Monday, July 30, 2007
On 7/15, I saw John Doe at a place called Abbey's Pub. Often times you tolerate the voice of a singer-songwriter if the songs are good. Other times, I suppose, you tolerate a so-so song if the singer is really good. But John Doe just delivers and delivers. He is a kind of a crooner, but without any slickness of course. His voice is not _meant_ to be seductive or sexy, it's simply his natural, unaffected voice, and in fact it's a very convincing vehicle for the sad and/or angry songs that he writes (often with a sense of humor), but that's why it's seductive all the more. In his lyrics, he handles the subtleties, sounds, and ambiguities of language in a way that pushes the limits of a rock/country/blues/whatever song format without ever exploding it. His whole approach seems to me like a perfect combo of respect for and irreverence of (music) tradition.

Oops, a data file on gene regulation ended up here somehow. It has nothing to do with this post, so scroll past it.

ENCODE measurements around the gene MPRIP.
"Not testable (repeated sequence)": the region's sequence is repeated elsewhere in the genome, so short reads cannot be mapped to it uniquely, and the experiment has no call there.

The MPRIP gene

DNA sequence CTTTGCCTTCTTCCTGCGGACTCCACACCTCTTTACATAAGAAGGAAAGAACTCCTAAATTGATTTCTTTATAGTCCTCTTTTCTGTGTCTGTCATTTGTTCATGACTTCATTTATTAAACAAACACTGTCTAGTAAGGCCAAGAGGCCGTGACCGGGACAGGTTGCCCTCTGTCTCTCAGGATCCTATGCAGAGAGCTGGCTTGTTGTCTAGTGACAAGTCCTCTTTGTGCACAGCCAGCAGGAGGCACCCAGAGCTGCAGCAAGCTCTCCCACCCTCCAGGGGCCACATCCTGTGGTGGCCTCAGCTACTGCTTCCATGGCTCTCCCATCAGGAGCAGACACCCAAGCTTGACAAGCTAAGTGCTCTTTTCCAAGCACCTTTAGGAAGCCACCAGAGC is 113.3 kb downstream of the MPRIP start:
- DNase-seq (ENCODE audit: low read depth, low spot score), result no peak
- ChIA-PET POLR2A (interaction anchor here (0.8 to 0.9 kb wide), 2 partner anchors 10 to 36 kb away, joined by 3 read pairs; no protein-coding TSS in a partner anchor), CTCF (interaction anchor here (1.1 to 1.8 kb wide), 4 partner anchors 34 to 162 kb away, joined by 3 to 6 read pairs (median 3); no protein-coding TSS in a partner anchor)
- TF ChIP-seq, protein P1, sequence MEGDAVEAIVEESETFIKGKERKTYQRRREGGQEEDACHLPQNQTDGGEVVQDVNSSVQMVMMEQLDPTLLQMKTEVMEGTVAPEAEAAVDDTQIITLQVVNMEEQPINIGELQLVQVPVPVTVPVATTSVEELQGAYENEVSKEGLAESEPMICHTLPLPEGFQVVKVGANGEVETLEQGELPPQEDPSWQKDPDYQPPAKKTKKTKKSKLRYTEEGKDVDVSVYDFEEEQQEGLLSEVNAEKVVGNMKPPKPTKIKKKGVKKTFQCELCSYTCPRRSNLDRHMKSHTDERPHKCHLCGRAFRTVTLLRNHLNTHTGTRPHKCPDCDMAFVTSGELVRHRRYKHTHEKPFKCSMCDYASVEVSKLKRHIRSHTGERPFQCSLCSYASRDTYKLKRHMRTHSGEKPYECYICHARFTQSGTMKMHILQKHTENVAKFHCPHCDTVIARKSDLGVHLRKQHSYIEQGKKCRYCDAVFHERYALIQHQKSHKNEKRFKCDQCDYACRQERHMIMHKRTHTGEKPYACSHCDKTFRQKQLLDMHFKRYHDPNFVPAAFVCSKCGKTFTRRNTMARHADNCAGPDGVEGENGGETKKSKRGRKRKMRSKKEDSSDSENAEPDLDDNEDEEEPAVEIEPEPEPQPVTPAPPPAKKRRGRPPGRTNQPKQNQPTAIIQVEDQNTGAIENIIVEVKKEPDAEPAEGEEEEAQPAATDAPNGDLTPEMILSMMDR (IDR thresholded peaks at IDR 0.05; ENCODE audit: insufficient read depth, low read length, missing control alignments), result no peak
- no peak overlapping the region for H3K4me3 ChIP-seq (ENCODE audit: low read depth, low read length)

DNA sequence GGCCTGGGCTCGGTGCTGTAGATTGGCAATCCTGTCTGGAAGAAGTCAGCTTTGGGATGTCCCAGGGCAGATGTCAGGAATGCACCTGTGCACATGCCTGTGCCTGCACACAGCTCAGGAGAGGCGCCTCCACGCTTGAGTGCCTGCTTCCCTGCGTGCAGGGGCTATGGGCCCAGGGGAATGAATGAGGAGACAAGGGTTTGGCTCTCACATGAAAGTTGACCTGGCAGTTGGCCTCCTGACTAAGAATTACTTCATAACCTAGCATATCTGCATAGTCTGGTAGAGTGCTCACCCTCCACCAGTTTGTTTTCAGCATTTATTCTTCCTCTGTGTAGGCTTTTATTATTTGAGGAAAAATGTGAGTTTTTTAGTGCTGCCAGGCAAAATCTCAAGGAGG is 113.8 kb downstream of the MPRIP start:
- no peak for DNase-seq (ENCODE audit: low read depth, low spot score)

On Friday the 13th of this July, I saw Sonic Youth perform their 1987 album Daydream Nation in its entirety at the Pitchfork Music Festival in Chicago's Union Park. I know the album by heart, which came in handy when it turned out that the sound was bad (muted, low), so I was able to fill in, from memory, the stuff that didn't reach me from the stage. I soon forgot that the sound was bad: they performed with much nerve, muscle, tendon, cardiovascular system, etc. I danced and sang, and afterward, as I rode my bicycle back home, propelled by the music-induced adrenalin, I still sang the songs along the emptied streets on my route--Ashland, Jackson, Halsted, 18th.